We Met. We Talked. Now What?

free-colorful-set-of-speech-bubbles-vectorCan one conversation fundamentally change who you are and how you are in the world?  I think so. And that’s precisely why I think so many of us fear authentic conversation. But hopefully this fear is waning.

We Met.

One day I had an encounter with a woman who struggled with an addiction to crack cocaine. We had never conversed before, but I knew who she was because we had a mutual friend who was in recovery. On this morning, I had come to pick up this friend for church. When he didn’t answer the door, I decided to ask her how she was doing and formally introduce myself. Admittedly, I did not expect us to have an actual conversation, but the impact of her response to the simple question, “How are you doing today?” compelled me to go deeper with her than was my initial intent.

“I am blessed.” was the essence of her response.

We Talked.

Perhaps that doesn’t sound like a statement that would have such an impact on me. I can imagine that for some it sounds like just another pleasantry  such the ubiquitous  “Fine”. But, if you knew Mary’s context, you might have a different idea of what it would take for someone in her circumstances to say she was blessed. I decided to ask her why she felt so blessed. To put it bluntly, she revealed a lot about herself and her circumstances that many of us aren’t capable of hearing. She poured out her pain with a smile on her face and ended that outpouring with, “But I can feel in my heart that I am getting better. I see now that I had been making choices to avoid the thoughts of all of the pain and disappointment in my life. No matter what happens now, I know I’m blessed because I am more aware of what was influencing my choices. Now I can make new choices.”

Now I was blessed. That conversation completely shifted the trajectory of my life. There are many reasons why the conversation influenced me so deeply, but the number one reason was because I didn’t know how to share what I learned from Mary with my existing network of people. I’d seen it many times before. If I took the time to listen to another person’s point of view, the people from my network would argue with me as if I were betraying them by listening to someone outside of what they perceived as the borders of our relationships. I won’t say that this is an exclusive challenge of religious people, but I will admit that we are particularly adept at it.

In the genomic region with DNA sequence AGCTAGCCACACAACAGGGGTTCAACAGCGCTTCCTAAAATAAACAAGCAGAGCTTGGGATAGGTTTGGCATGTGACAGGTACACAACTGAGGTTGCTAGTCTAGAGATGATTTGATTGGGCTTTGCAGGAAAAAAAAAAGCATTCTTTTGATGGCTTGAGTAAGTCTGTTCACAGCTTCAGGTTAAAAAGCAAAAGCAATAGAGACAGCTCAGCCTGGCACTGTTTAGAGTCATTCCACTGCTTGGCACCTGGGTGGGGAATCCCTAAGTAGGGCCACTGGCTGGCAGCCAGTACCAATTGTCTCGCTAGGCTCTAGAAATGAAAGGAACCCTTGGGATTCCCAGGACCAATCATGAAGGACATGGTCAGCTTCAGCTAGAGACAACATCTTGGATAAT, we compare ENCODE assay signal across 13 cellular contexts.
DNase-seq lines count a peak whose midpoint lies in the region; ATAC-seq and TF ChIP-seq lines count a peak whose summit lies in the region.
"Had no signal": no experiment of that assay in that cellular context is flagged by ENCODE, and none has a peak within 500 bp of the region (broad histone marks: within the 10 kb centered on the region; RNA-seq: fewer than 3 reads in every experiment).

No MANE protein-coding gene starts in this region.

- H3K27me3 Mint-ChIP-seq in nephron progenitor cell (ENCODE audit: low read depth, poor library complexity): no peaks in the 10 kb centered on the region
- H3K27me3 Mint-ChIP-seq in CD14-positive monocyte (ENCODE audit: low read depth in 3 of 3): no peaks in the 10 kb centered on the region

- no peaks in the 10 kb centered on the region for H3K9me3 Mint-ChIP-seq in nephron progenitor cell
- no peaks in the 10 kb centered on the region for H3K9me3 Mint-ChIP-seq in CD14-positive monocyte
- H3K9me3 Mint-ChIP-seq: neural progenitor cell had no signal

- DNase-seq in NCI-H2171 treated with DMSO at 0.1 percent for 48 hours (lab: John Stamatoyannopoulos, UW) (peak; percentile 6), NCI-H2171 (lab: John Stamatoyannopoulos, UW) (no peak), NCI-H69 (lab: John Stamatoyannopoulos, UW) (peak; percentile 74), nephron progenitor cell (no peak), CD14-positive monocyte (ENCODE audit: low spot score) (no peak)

Now What.

Mary summed up the essence of what we do with the learnings that come from conversations that challenge our worldview.

No matter what happens now, I know I’m blessed because I am more aware of what was influencing my choices. Now I can make new choices.

Humans talk a lot, but we have very few conversations. Conversations are scary. In many way they are experienced as life-threatening–that is if you see your personal comfort as the prime directive of your life. You will see the inescapable reality of this the moment you sit down with someone with a completely different worldview or point of view on a subject. When we are in survival mode, difference is perceived as a threat. To overcome this, we must accept that we have to take conversational risks in order to truly go to any depth with the people we encounter.

Programs that are emerging such as Living Room Conversations serve to minimize that risk by offering a framework that has mutual respect embedded in its platform. They enhance this offering by partnering with news outlets such as All Sides, which provides news from multiple viewpoints. They are also leveraging technology like Zoom to get more people in dialogue.

Still, the work is on the individual to choose awareness over comfort if they truly want to take their conversations to the next level. Make no mistake, these conversations will change you. I participated in a couple with a gentleman with whom I disagree on several points, but he presented his views with respect and listened with respect and I will continue to be influenced by that interaction. That’s what happens when you allow the other into your world. Despite the fear that doing so takes something away from us, what I have learned is that this work gives me more of me than I would have know otherwise.

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